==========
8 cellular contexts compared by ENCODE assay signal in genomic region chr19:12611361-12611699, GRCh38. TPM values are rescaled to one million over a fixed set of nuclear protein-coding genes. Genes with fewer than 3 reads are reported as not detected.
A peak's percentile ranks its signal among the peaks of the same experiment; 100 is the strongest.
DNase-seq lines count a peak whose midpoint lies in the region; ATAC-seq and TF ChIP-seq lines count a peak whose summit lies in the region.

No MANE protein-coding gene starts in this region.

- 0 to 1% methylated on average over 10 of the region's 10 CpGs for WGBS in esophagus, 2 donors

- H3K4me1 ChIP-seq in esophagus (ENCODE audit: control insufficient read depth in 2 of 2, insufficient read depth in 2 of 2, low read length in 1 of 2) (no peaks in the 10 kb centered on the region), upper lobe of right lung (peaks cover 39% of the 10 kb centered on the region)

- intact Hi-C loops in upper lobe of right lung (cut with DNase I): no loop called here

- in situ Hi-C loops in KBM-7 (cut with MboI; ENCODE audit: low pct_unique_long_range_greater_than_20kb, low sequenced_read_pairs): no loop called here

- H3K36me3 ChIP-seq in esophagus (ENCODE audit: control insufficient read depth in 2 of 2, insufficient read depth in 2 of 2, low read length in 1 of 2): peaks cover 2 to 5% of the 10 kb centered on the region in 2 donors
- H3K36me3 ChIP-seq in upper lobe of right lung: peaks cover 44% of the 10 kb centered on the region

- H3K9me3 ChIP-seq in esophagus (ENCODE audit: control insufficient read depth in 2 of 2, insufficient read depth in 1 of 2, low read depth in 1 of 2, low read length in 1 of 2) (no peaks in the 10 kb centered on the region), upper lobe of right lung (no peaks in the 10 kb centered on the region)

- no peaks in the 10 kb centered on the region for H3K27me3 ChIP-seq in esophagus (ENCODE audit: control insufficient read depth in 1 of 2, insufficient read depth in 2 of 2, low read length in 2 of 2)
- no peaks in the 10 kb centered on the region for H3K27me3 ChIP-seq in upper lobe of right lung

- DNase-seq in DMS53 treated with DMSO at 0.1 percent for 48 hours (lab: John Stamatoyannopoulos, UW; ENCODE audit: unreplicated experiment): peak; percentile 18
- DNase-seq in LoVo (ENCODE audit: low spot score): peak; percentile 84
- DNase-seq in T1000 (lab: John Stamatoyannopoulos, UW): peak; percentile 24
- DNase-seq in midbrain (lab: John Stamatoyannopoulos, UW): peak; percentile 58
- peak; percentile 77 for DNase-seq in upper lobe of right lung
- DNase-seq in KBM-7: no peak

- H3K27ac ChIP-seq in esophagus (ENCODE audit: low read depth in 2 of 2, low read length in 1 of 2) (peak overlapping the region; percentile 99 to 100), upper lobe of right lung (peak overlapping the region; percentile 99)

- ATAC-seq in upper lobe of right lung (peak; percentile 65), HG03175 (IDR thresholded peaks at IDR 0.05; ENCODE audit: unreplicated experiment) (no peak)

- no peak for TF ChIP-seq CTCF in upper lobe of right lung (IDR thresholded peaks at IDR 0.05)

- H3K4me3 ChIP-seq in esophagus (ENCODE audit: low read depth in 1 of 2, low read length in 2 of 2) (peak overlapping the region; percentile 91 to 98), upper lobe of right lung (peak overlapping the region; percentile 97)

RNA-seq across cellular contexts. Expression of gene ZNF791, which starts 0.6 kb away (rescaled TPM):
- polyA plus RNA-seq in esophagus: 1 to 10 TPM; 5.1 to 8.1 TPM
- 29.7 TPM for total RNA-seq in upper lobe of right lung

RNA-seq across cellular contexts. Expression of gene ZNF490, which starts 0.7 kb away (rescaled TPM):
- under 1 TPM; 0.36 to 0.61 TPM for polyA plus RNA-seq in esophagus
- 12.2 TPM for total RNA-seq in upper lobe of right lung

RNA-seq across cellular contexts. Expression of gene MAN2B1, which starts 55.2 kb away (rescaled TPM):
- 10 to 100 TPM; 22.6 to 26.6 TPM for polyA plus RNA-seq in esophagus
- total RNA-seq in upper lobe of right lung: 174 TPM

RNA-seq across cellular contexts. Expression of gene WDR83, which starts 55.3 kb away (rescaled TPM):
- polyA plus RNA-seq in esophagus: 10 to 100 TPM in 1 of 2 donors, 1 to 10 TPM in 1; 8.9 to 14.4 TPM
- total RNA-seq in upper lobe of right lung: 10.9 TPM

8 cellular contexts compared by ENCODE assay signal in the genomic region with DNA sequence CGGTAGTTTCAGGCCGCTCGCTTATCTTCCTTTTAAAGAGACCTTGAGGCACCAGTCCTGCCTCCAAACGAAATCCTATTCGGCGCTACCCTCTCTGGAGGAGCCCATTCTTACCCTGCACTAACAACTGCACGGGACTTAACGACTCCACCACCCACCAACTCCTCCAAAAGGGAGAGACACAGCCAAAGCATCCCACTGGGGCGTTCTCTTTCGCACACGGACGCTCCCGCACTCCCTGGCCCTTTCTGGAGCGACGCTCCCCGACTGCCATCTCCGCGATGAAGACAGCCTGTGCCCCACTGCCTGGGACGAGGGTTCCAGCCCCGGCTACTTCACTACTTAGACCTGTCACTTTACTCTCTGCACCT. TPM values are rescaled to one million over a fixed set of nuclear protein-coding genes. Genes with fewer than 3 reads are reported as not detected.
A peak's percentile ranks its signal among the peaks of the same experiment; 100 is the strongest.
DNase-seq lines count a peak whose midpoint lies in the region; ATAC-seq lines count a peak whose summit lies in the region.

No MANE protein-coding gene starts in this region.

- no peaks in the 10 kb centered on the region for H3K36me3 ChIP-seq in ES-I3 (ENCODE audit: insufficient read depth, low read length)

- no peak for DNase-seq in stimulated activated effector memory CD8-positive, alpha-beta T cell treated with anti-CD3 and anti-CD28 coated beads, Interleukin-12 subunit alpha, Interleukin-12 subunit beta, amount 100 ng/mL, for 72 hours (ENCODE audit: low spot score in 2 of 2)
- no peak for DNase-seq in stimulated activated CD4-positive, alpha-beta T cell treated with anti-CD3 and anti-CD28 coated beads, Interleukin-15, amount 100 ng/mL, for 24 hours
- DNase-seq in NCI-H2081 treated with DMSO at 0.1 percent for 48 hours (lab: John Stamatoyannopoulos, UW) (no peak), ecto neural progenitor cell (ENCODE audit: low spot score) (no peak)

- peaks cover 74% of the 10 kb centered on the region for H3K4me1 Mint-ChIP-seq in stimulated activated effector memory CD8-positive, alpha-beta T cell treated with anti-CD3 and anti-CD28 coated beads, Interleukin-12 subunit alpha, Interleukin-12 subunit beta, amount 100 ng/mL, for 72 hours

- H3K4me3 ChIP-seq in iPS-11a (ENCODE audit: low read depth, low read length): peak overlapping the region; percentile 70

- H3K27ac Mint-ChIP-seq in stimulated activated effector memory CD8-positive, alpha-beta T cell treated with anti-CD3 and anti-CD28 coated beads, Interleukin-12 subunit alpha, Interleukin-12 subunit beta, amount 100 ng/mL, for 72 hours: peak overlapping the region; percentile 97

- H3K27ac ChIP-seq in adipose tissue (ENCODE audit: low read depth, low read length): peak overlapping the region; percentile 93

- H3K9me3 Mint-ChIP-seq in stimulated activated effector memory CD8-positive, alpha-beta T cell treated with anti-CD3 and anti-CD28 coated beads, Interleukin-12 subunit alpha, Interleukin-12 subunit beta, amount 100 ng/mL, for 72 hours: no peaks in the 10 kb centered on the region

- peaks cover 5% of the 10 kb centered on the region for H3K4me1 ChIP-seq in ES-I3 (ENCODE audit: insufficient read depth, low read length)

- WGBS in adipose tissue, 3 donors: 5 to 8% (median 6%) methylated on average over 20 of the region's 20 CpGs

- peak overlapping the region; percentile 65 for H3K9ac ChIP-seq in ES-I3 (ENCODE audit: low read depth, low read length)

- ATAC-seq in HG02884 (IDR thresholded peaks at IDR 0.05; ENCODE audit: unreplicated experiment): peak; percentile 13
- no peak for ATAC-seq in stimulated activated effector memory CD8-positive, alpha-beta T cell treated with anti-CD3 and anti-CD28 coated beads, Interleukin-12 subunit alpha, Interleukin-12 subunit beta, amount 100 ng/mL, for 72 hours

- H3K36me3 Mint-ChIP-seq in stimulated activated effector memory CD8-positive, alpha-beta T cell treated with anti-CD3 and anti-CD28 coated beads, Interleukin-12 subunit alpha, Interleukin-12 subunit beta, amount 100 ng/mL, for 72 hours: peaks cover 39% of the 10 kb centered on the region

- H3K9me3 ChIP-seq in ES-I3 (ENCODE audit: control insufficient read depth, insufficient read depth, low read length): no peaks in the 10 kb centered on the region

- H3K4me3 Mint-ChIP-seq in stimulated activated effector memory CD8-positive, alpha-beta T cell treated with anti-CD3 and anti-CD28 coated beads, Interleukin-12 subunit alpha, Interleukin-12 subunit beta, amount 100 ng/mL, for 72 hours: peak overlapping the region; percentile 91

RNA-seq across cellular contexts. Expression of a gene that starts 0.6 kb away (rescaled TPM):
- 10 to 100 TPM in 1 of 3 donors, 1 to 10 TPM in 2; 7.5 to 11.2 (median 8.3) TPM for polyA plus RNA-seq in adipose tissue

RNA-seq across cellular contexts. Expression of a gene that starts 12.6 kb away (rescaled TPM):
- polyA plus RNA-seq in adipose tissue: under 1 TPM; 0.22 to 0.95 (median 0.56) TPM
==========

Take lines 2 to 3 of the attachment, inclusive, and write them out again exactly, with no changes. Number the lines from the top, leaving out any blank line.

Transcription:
A peak's percentile ranks its signal among the peaks of the same experiment; 100 is the strongest.
DNase-seq lines count a peak whose midpoint lies in the region; ATAC-seq and TF ChIP-seq lines count a peak whose summit lies in the region.